Haunted Like Human “Tall Tales & Fables”

Independent, 2021

Deep stories to wistful harmonies.

Describing themselves as “two parts folk, one part americana, and a dash of indie vibes” this Nashville duo could add southern gothic. But listening to this, the third release from multi-instrumentalist, singer and co-writer Cody Clark and lead vocalist and lyricist Dale Chapman, the overwhelming impression is of a deep reverence for the art of storytelling. The clue is in the title as they recount tales inspired by experiences of theirs, others, love and nostalgia.

A chance meeting in a Nashville coffee house soon after Clark’s arrival from his Oregon home soon led to their shared interest in songwriting bearing fruit. Trained on classical guitar, Clark switched to steel strings to develop his finger-picking style. Most of Chapman’s writing had been prose. These roots are evident throughout ‘Tall Tales & Fables’.

The gothic kicks in straightaway with the eerie ‘Afterlife’. Clark’s edgy picking makes way for Chapman’s folk-tinged warning, “People only ever write the nicest things on headstones/ Turn all the dirty secrets and the bad blood back to dust”. The message is clear, don’t look back. ‘Bruised Feet’ picks up the pace and from very English folk the duo head almost as far as bluegrass with their robust harmonies.

‘Ghost Towns’ returns to the mysteries of the past. The imagery is of a small town long departed but what of those left behind? “There’s nothing quite like the people left walking around ghost towns”. An orchestral breeze swirls around these lonely streets adding layers of the supernatural to Chapman’s other-worldly voice.

Many miles travelled provide a rich source of inspiration. The high tempo acoustic country of ‘Ohio’ blends a sense of distance and longing, “‘Cause I’ve been stuck in Carolina trying to find my way home/ Guess the rails can take me north back to my lover in the snow/ And I’m just trying to get back to Ohio”. ‘Georgia’ is poetry, a brutally frank assessment of a birthplace. If there is vulnerability in her voice Chapman never succumbs. “They say redemption isn’t something you could ever earn or buy/ But Earth’s a bare-knuckle boxing match, a winner-take-all fight”.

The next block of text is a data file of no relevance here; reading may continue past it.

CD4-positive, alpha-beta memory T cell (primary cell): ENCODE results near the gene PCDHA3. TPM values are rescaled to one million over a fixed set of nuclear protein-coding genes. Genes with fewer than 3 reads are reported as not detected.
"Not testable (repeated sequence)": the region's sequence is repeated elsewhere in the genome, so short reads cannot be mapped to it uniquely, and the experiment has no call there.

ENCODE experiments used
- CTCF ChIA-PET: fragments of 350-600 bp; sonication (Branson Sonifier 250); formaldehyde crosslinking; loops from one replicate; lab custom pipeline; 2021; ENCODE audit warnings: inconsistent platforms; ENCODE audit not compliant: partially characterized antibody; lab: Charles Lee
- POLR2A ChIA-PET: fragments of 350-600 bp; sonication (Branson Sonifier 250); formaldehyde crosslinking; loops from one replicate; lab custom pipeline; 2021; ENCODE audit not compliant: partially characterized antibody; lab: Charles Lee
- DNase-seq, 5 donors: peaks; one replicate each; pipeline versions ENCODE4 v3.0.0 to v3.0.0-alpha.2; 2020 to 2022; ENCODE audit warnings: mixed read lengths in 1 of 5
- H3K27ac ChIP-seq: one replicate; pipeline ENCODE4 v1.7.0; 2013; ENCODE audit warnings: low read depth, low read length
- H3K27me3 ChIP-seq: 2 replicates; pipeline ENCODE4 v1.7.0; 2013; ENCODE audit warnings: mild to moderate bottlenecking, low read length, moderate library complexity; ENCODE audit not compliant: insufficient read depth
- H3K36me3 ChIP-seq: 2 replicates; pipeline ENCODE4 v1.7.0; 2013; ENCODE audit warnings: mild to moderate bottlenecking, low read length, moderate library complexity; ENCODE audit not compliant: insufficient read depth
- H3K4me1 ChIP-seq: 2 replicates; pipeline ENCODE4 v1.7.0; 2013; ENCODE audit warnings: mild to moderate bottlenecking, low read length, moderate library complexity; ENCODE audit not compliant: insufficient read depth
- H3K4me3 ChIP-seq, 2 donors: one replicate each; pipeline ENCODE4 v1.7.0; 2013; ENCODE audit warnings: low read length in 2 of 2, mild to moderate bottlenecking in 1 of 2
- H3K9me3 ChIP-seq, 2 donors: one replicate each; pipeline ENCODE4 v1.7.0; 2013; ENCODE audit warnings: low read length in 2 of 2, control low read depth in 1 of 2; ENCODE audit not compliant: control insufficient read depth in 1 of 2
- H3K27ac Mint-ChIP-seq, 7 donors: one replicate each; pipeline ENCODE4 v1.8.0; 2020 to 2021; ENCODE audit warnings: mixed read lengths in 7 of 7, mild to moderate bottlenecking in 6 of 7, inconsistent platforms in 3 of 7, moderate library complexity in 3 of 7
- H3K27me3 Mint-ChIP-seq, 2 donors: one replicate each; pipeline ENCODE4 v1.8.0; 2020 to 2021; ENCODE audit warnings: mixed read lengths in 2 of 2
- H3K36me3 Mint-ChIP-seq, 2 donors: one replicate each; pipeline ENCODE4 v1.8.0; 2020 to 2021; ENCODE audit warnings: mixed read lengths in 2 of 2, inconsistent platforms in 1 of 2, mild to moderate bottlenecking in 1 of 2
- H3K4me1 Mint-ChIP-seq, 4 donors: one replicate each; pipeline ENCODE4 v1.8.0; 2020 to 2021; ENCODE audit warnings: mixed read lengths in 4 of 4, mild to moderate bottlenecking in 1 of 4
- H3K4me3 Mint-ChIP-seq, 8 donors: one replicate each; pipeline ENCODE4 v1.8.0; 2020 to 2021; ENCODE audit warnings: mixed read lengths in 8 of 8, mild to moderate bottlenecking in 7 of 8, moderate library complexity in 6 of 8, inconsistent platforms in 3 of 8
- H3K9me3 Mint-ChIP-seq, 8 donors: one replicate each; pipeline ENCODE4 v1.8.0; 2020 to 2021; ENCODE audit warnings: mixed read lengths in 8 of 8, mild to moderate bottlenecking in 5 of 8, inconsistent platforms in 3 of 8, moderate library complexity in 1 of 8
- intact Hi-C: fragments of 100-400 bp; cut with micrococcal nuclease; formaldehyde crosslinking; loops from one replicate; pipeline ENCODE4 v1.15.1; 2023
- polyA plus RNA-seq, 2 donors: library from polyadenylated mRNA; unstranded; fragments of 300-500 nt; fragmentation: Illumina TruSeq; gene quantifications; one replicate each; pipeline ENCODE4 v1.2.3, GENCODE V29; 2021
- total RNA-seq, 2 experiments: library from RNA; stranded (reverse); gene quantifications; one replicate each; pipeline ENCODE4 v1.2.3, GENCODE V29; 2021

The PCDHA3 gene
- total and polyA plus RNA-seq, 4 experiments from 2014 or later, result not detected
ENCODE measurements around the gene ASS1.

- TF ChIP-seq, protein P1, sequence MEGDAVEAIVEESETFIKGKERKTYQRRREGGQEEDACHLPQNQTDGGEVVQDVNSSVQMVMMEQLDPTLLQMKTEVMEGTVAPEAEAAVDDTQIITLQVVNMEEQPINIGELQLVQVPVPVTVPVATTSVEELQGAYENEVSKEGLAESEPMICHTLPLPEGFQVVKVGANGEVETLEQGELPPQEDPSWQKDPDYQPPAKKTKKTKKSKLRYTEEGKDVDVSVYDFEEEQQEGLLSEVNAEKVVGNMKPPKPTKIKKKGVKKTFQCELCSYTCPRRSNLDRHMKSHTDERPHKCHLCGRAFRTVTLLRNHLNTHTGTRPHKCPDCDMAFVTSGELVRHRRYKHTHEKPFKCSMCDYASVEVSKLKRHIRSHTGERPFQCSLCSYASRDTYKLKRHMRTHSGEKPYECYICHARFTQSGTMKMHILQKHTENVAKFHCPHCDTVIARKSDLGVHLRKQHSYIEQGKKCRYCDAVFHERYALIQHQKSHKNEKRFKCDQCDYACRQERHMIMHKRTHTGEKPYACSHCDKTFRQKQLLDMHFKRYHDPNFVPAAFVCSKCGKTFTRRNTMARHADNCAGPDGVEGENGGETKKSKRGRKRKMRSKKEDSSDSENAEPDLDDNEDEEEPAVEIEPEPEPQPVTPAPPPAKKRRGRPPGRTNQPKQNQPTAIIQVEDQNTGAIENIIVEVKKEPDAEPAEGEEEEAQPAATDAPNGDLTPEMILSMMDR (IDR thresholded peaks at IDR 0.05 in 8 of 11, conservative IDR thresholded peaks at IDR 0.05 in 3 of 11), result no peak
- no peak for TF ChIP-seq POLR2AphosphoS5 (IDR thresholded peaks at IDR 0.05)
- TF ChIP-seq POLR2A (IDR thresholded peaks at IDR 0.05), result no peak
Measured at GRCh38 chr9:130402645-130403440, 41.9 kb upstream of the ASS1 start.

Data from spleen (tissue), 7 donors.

Turning to the personal, ‘Stay’ is a profoundly moving dialogue between two sides of a relationship struggling with the ravages of mental illness. The harmonies and vocal counterpoint build through a soothing melody to strings of desperation yet the most powerful part is the pleading bridge, “Don’t give up on me”.

‘Whistling Tree’ is a story of forbidden love. Around that one secluded place swings a full emotional outpouring from fury to hatred to blissful contentment. It is a place of life and death. Chapman gives full rein to her diverse vocal styles expressing her rage in what sounds like a field holler before calming to a lush Joni Mitchell style. Instrumentally Clark matches this passion with equal diversity from his gentle picking to screaming fiddle.

With sensitive production Clark and Chapman captivate their audience with intense narratives that tend towards the dark with a vocal and musical finesse. ‘Tall Tales & Fables’ requires the listener’s full attention to appreciate properly Haunted Like Human’s poignant, sparse musical style.


About Lyndon Bolton 143 Articles
Writing about americana, country, blues, folk and all stops in between
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